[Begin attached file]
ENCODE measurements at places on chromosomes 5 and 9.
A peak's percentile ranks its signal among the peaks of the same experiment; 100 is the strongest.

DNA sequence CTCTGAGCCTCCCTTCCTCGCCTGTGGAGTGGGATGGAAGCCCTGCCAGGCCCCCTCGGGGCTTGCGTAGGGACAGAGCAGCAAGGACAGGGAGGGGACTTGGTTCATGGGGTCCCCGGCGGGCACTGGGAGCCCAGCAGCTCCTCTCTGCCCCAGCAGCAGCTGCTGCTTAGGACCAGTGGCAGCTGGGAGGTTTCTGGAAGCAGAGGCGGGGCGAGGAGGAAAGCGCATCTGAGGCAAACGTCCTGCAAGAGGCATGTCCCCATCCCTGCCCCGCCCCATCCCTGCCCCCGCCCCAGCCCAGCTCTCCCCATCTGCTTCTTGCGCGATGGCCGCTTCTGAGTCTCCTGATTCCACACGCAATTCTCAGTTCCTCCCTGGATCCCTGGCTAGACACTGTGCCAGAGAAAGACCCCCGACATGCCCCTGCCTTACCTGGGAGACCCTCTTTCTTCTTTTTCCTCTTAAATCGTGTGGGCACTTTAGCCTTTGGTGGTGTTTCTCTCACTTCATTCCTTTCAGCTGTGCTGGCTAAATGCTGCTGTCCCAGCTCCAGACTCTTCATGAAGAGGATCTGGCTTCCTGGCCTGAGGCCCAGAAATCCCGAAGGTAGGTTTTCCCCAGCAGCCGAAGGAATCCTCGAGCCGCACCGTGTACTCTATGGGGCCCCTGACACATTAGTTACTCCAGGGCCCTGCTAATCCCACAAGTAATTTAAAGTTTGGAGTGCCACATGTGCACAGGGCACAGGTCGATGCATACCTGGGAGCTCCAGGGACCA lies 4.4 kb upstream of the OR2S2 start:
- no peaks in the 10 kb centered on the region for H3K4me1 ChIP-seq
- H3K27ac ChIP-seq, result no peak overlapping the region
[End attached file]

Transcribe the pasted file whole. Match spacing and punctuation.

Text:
ENCODE measurements at places on chromosomes 5 and 9.
A peak's percentile ranks its signal among the peaks of the same experiment; 100 is the strongest.

DNA sequence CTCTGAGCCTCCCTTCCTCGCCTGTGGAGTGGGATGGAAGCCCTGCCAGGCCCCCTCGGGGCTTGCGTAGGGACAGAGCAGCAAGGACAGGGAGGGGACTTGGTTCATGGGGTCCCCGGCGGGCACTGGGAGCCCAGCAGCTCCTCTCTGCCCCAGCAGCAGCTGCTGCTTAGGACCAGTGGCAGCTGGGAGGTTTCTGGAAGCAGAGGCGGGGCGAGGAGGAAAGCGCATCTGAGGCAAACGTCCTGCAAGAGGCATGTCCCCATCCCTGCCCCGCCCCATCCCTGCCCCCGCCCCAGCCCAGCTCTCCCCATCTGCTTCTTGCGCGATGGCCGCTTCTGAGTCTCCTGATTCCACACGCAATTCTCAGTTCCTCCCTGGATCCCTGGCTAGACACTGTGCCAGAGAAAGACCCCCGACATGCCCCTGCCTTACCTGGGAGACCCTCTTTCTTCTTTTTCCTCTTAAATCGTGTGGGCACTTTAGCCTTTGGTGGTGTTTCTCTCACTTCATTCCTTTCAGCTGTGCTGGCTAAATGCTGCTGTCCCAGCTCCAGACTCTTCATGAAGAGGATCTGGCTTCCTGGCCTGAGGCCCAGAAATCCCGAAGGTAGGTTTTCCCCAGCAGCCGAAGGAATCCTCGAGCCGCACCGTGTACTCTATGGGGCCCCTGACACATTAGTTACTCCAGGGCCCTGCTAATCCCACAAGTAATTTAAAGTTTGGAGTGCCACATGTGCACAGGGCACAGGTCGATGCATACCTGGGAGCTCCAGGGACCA lies 4.4 kb upstream of the OR2S2 start:
- no peaks in the 10 kb centered on the region for H3K4me1 ChIP-seq
- H3K27ac ChIP-seq, result no peak overlapping the region